Before the Interview for Medical School

Every year, U.S. medical schools receive over 40,000 applications to fill just over 18,000 available seats (AAMC). Competition for the admission to medical school is so fierce, that almost half the students who take the MCAT don’t even bother to apply, more than half of those who do apply will be rejected by every school that receives their application.

Since nearly every applicant has sufficient MCAT scores and is academically prepared to attend medical school, what distinguishes those who are accepted from those who aren’t? For most, interviewing successfully becomes a make or break proposition. Few prospective medical school students, however, have experience presenting themselves for the level of scrutiny to which they will be subjected during this process. Because interviewing can be extremely stressful, without practice and preparation, even the most qualified applicants may appear to their interviewers to be clumsy and inept.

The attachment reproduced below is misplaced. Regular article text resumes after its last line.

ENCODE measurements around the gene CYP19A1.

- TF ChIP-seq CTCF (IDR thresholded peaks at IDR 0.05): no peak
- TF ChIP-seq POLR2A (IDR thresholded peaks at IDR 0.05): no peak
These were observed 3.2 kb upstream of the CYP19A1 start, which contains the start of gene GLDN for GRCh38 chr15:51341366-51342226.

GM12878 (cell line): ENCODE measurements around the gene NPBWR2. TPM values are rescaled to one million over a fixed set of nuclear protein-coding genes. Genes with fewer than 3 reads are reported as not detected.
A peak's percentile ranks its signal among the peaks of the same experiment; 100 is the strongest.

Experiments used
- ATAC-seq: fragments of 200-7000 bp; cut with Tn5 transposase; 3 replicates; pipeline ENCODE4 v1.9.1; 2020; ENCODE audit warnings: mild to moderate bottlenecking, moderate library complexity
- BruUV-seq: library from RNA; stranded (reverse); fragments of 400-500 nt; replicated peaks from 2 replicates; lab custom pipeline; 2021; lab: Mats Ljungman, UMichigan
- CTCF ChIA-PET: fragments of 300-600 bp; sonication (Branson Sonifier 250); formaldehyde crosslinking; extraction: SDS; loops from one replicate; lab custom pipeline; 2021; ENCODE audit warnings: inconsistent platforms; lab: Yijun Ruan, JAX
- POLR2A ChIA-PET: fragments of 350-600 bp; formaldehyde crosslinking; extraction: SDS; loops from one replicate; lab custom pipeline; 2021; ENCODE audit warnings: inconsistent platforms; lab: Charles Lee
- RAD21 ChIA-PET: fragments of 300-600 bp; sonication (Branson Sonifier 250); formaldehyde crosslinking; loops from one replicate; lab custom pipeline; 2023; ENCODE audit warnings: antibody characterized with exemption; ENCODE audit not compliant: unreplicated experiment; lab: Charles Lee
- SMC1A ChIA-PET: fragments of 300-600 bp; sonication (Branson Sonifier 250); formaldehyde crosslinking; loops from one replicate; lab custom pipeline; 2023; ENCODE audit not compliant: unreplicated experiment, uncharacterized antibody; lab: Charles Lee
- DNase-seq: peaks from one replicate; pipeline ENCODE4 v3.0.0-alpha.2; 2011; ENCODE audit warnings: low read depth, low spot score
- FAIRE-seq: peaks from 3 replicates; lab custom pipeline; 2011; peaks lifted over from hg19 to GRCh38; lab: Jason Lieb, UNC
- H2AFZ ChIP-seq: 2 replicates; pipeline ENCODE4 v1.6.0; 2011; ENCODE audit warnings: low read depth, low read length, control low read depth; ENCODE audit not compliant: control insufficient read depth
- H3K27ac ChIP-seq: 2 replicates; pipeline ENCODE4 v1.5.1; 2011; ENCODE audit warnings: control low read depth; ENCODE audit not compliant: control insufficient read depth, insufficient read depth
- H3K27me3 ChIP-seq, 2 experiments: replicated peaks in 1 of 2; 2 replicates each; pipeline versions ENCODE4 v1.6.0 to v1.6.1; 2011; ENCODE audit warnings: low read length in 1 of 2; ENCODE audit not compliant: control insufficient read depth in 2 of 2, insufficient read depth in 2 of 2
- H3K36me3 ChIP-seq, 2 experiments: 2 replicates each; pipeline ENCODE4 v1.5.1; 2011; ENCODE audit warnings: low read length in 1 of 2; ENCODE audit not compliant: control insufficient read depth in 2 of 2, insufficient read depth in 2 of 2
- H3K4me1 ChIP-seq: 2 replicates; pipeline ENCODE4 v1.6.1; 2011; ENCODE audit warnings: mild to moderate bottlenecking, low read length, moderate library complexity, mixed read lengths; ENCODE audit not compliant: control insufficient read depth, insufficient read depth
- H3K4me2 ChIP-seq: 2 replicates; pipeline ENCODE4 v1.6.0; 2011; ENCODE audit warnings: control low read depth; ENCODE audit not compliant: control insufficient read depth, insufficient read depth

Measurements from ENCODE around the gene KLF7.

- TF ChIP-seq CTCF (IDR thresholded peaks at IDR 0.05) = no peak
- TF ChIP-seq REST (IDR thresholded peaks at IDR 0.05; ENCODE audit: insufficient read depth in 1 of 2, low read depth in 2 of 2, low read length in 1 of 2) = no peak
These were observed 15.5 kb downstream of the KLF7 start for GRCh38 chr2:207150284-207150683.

This brief list outlines the preliminary work you should have done prior to your first interview:

Most of the work necessary to complete these tasks can be done through individual research, however, practicing interview techniques requires more rigorous effort and should be done with the assistance of others in mock interviews. Without feedback, you will be unable to accurately assess your performance.

The following sections will discuss medical school interview processes and preparedness in greater detail. Even if you feel you already grasp these concepts well, review the topics carefully to ensure you haven’t overlooked some crucial aspect.

Medical School Interview Guide Cover Picture


Medical School Interview Guide icon for medical interview guide.

Medical School Interview Guide Cover